• Time-Lapse of Live Developmental Apoptosis in C.elegans Embryogenesis
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  • Release time: 2021-12-06
  • Apoptosis
  • Development
  • embryogenesis
  • Caenorhabditis elegans
  • Cell Death
  • Programmed Cell Death
Video Introduction

Using a differential interference contrast (DIC) microscope, which gives depth and contrast to transparent specimens, Sulston and Horvitz directly observed embryonic and post-embryonic development of the nematode Caenorhabditis elegans (C. elegans). Sulston and later Bob Horvitz identified the precise developmental map of C. elegans, a journey from fertilized zygote to an adult worm, and mapped the first developmental lineage of a multicellular organism [1][2]. While analyzing the invariant C. elegans lineage, they made an intriguing observation, the temporally and developmentally regulated “programmed” cell death. It was evident that at specific developmental timing and based on certain developmental requirements, a number of cells died and disappeared surprisingly quickly. They interpreted the PCD as a series of morphological changes, especially in the cell nucleus, including bleb formation, refractivity increment, and finally cellular shrinkage and disappearance [3][1]. The initiation and execution of apoptosis occur in three main steps: cells have to decide to undergo programmed cell death, the execution of apoptosis has to be regulated, and, finally, cells undergoing apoptosis have to be marked and eliminated by phagocytosis. (Video 1)

Materials & Method

C. elegans N2 Bristol strain was used to capture live developmental apoptosis. Briefly, worms were propagated on a Nematode Growth Medium (NGM) plate seeded with OP50 (Escherichia coli). Ten microliters (10 μl) of M9 buffer were added to a coverslip. Early adult worms were picked and placed in the drop M9 buffer. Worms were cut at their midbodies by a needle to isolate embryos. Early-stage embryos were selected and placed on a Poly-l-lysine coated slide. The slide was then mounted and sealed to avoid evaporation. The Leica Thunder Imager microscope, equipped with DIC condenser prisms, was used to capture 50 z stacks (each 1.83 μm) every 90 seconds for 4 hours, during which several apoptotic cells were detected. Representative images of a corresponding time, focused on an apoptotic cell, were selected for the time-lapse movie.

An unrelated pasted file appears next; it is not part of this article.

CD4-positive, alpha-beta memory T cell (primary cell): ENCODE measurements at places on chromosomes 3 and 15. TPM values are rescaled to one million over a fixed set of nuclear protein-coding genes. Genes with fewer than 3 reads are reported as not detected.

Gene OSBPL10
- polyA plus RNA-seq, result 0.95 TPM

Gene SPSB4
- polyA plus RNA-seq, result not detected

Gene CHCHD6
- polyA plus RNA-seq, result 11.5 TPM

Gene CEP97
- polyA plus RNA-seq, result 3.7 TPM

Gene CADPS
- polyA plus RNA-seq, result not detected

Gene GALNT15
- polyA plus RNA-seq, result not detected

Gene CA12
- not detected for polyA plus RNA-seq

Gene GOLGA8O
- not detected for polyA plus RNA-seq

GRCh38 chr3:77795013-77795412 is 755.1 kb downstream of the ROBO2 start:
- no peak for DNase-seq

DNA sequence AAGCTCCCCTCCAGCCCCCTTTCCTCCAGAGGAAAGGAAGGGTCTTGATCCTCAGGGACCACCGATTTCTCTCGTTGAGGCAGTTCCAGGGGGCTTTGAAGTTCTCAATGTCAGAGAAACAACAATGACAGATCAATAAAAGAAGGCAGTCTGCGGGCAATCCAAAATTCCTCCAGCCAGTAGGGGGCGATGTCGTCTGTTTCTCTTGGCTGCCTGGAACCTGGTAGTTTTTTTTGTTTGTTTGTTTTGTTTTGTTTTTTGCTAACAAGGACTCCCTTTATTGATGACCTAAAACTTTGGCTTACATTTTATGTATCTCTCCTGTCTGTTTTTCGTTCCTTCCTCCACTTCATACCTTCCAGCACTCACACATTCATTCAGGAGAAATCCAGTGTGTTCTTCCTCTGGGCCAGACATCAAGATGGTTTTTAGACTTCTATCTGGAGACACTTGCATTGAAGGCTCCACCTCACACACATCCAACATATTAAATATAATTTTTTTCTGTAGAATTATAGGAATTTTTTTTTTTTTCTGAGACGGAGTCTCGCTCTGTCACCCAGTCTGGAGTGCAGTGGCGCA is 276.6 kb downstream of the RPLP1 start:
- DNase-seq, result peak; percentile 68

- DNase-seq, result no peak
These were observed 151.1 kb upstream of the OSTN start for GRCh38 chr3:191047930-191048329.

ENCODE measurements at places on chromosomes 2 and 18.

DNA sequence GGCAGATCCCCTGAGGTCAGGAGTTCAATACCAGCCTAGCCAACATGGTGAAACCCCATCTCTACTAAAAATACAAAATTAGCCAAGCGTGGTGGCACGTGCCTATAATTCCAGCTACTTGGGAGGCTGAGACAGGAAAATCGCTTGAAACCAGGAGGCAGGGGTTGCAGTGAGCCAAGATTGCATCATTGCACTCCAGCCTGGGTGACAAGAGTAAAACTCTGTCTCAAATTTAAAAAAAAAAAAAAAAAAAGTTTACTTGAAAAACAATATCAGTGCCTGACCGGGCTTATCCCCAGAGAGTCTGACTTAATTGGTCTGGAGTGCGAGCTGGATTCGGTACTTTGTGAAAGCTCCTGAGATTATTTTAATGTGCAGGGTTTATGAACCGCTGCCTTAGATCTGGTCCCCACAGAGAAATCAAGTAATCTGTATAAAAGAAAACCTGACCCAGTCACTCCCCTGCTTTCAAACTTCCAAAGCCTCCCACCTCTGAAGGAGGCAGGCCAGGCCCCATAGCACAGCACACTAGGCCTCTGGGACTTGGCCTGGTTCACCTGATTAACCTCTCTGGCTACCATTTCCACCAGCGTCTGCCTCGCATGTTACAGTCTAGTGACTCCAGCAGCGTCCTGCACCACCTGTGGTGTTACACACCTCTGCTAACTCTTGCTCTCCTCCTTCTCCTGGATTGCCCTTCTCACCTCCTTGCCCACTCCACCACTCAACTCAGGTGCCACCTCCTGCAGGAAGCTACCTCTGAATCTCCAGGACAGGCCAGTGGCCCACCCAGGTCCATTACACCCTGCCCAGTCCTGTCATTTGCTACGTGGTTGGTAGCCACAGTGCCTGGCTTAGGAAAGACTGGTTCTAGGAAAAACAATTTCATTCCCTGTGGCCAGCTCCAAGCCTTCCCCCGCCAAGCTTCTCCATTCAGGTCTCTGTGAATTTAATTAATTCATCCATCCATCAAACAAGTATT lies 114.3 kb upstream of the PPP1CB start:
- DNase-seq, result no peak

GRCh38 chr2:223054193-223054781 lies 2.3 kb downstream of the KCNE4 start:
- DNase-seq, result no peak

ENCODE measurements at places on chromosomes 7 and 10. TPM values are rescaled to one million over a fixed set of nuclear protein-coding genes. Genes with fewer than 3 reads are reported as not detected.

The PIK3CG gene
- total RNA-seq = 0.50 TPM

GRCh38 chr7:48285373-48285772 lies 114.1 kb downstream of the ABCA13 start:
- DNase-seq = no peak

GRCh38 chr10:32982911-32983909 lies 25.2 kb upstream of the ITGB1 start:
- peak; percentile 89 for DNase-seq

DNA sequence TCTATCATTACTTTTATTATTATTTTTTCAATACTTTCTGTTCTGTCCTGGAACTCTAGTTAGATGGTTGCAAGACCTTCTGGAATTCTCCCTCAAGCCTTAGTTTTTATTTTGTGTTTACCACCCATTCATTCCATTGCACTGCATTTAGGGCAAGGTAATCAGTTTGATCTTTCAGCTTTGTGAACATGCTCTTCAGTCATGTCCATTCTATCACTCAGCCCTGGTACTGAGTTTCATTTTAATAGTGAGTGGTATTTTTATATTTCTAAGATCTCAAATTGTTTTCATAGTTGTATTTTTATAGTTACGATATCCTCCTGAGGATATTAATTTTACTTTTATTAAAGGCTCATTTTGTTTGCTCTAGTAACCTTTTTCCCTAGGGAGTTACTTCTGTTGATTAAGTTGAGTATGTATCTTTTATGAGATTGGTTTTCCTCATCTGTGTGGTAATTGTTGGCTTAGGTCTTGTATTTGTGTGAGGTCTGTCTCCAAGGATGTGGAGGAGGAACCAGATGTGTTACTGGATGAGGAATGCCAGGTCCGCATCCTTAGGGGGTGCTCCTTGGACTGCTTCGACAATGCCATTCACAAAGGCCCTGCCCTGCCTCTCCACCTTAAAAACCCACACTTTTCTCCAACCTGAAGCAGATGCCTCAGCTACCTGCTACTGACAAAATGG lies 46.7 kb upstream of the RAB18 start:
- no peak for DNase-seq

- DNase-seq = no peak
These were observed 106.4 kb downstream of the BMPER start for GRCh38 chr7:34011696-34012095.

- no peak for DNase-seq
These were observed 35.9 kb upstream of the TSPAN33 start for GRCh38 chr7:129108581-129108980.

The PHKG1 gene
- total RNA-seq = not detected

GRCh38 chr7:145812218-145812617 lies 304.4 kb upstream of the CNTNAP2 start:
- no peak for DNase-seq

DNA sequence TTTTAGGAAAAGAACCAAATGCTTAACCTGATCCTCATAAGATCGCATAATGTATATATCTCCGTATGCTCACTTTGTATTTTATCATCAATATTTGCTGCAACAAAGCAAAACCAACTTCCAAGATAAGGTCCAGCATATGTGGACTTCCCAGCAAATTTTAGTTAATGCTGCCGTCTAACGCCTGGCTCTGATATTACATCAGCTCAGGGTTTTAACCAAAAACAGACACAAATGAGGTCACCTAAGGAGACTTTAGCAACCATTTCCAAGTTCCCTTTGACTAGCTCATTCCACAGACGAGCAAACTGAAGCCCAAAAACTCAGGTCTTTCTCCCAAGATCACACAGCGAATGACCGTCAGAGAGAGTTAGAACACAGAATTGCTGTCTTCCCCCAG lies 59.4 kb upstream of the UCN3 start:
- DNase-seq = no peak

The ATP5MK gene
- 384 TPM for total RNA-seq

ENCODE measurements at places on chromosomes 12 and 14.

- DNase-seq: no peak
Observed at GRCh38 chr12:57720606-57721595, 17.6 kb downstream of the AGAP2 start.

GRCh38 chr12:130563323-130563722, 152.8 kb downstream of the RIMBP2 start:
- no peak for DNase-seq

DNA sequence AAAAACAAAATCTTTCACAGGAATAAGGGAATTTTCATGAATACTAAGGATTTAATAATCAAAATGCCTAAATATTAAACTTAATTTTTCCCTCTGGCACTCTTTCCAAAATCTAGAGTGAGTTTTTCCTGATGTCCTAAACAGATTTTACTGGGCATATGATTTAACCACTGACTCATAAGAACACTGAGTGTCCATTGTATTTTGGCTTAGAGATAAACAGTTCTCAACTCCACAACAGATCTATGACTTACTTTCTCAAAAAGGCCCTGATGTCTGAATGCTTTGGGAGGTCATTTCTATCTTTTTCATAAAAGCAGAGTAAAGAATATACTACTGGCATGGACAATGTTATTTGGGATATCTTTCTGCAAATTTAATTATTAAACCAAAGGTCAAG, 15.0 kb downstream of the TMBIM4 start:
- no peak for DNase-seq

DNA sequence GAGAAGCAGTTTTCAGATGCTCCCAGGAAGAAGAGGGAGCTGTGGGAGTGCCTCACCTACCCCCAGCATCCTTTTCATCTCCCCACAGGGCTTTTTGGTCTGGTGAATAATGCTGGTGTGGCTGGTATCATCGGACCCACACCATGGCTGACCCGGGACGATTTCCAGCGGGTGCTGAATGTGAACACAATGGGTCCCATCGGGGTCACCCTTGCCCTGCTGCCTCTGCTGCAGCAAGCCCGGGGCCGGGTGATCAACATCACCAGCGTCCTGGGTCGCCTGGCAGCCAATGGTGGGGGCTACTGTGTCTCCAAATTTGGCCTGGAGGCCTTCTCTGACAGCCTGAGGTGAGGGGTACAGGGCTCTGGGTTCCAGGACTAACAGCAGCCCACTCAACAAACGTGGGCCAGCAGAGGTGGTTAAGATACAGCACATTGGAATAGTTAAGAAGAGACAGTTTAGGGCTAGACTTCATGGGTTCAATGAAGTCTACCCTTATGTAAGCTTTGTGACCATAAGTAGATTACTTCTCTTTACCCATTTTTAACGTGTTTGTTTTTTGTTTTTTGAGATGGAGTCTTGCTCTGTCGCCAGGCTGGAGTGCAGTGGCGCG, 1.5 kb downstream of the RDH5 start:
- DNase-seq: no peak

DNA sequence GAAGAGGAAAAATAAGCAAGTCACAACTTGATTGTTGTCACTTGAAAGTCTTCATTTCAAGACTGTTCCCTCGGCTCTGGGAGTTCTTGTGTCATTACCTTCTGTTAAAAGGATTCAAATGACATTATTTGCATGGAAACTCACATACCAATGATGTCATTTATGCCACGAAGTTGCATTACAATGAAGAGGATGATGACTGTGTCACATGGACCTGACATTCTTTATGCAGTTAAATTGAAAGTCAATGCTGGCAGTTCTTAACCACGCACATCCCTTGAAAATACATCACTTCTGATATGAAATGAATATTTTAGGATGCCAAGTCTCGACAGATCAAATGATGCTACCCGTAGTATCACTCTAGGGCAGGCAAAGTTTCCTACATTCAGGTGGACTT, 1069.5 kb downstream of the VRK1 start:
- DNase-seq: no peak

This video is adapted from 10.3390/ijms222212466

  1. J.E. Sulston; H.R. Horvitz; Post-embryonic cell lineages of the nematode, Caenorhabditis elegans. Developmental Biology 1977, 56, 110-156, 10.1016/0012-1606(77)90158-0.
  2. J.E. Sulston; E. Schierenberg; J.G. White; J.N. Thomson; The embryonic cell lineage of the nematode Caenorhabditis elegans. Developmental Biology 1983, 100, 64-119, 10.1016/0012-1606(83)90201-4.
  3. John W. Saunders; Death in Embryonic Systems. Science 1966, 154, 604-612, 10.1126/science.154.3749.604.
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Izadi, M.; Ali, T.A.; Pourkarimi, E. Time-Lapse of Live Developmental Apoptosis in C.elegans Embryogenesis. Encyclopedia. Available online: https://encyclopedia.pub/video/video_detail/127 (accessed on 01 July 2022).
Izadi M, Ali TA, Pourkarimi E. Time-Lapse of Live Developmental Apoptosis in C.elegans Embryogenesis. Encyclopedia. Available at: https://encyclopedia.pub/video/video_detail/127. Accessed July 01, 2022.
Izadi, Mahmoud, Tayyiba Akbar Ali, Ehsan Pourkarimi. "Time-Lapse of Live Developmental Apoptosis in C.elegans Embryogenesis," Encyclopedia, https://encyclopedia.pub/video/video_detail/127 (accessed July 01, 2022).
Izadi, M., Ali, T.A., & Pourkarimi, E. (2021, December 06). Time-Lapse of Live Developmental Apoptosis in C.elegans Embryogenesis. In Encyclopedia. https://encyclopedia.pub/video/video_detail/127
Izadi, Mahmoud, et al. ''Time-Lapse of Live Developmental Apoptosis in C.elegans Embryogenesis.'' Encyclopedia. Web. 06 December, 2021.